Ctrip International, one of China’s largest online travel agencies was the source of new data that gives a breakdown of the payouts from insurance firms for various claim categories.
Almost half (46%) of insurance claims were linked to travel schedule changes, followed by 35% for travel delays and 15% for medical expenses.
Travel insurance uptake was linked to buying trends. Travellers are booking more exotic destinations, they are buying more expensive items such as gadgets that they pack in their luggage, while more senior citizens are travelling and they are keen on medical cover.
“Tropical islands usually face frequent flight delays, as they are easily impacted by typhoons and rainstorms, and some charter flights on islands often change schedules,” Ctrip’s director travel insurance business Huang Qing told China Daily. “Also, flying from China to some overseas destinations further afield, such as the US, might require connecting flights. Schedule changes on connecting flights can also result in delays.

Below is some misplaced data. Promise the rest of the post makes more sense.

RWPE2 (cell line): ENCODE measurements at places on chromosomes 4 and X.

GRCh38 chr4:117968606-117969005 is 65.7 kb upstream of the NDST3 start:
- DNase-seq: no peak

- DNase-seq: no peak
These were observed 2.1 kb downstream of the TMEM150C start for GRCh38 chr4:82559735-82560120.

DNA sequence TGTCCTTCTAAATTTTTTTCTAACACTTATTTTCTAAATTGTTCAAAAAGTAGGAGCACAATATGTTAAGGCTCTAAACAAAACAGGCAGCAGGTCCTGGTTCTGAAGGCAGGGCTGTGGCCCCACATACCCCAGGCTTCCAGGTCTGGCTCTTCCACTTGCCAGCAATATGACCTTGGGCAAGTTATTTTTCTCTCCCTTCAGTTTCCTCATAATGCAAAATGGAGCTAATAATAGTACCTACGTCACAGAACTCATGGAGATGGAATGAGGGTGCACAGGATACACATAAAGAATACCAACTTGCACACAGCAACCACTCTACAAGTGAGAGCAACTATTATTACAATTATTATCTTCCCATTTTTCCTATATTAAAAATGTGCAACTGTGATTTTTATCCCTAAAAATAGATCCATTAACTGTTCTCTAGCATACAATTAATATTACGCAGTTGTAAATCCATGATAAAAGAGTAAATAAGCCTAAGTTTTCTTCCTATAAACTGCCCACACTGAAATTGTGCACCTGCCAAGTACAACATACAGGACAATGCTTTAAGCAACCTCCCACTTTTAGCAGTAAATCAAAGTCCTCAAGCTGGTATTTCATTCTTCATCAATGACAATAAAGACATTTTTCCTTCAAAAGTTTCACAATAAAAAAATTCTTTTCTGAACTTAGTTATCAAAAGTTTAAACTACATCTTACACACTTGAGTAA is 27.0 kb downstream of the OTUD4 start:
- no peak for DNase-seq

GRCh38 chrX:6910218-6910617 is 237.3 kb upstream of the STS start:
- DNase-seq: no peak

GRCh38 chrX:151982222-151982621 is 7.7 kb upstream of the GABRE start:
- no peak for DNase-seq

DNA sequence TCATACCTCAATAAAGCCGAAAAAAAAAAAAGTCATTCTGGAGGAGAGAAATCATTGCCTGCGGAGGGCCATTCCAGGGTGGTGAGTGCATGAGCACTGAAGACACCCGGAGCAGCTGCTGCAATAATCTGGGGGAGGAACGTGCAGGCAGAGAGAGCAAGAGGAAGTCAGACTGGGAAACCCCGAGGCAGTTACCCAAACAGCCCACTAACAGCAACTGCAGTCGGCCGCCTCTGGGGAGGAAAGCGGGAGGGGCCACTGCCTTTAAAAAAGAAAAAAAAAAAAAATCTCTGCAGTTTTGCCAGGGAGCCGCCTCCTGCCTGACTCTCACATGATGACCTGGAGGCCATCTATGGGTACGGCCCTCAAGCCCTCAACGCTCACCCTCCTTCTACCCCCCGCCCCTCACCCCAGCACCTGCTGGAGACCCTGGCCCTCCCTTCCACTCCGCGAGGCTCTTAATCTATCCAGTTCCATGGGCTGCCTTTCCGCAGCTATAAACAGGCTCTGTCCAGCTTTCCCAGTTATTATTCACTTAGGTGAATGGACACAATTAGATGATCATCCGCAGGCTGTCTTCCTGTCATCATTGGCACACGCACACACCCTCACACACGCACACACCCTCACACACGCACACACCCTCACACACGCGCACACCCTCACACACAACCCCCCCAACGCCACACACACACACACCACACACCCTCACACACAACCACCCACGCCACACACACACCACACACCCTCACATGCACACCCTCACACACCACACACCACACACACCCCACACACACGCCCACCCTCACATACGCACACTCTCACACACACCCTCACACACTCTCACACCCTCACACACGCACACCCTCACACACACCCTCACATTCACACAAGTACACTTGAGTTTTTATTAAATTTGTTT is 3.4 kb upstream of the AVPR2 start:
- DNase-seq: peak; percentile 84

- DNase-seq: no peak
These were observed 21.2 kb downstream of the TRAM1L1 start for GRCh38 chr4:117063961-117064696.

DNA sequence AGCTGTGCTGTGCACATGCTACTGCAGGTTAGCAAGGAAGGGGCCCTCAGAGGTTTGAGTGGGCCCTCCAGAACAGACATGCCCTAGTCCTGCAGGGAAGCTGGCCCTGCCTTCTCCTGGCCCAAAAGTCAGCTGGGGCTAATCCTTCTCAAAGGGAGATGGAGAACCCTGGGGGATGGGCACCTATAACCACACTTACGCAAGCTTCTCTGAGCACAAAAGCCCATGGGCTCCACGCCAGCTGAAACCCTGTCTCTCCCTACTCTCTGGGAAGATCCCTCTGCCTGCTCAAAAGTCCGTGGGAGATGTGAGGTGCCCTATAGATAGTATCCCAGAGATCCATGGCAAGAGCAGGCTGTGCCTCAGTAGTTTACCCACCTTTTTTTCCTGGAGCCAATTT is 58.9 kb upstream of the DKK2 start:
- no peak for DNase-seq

Travel to destinations such as the US, Canada, Japan, and Europe can result in higher medical fees in some instances 30 times more expensive than in China, the report said.
Uninsured tourists could be exposed to huge medical bills if they encounter a health issue during a trip to Europe.
But medical costs for foreigners at so-called international hospitals in Thailand, a top destination choice for Chinese, are bordering on exorbitant.
Thailand’s Ministry of Tourism and Sports is considering a plan to make travel insurance compulsory for all visitors to Thailand to reduce the burden on government hospitals
Essentially, it would require travellers to show proof of travel insurance cover when arriving in the country, or require them to buy an insurance package on site at the airport.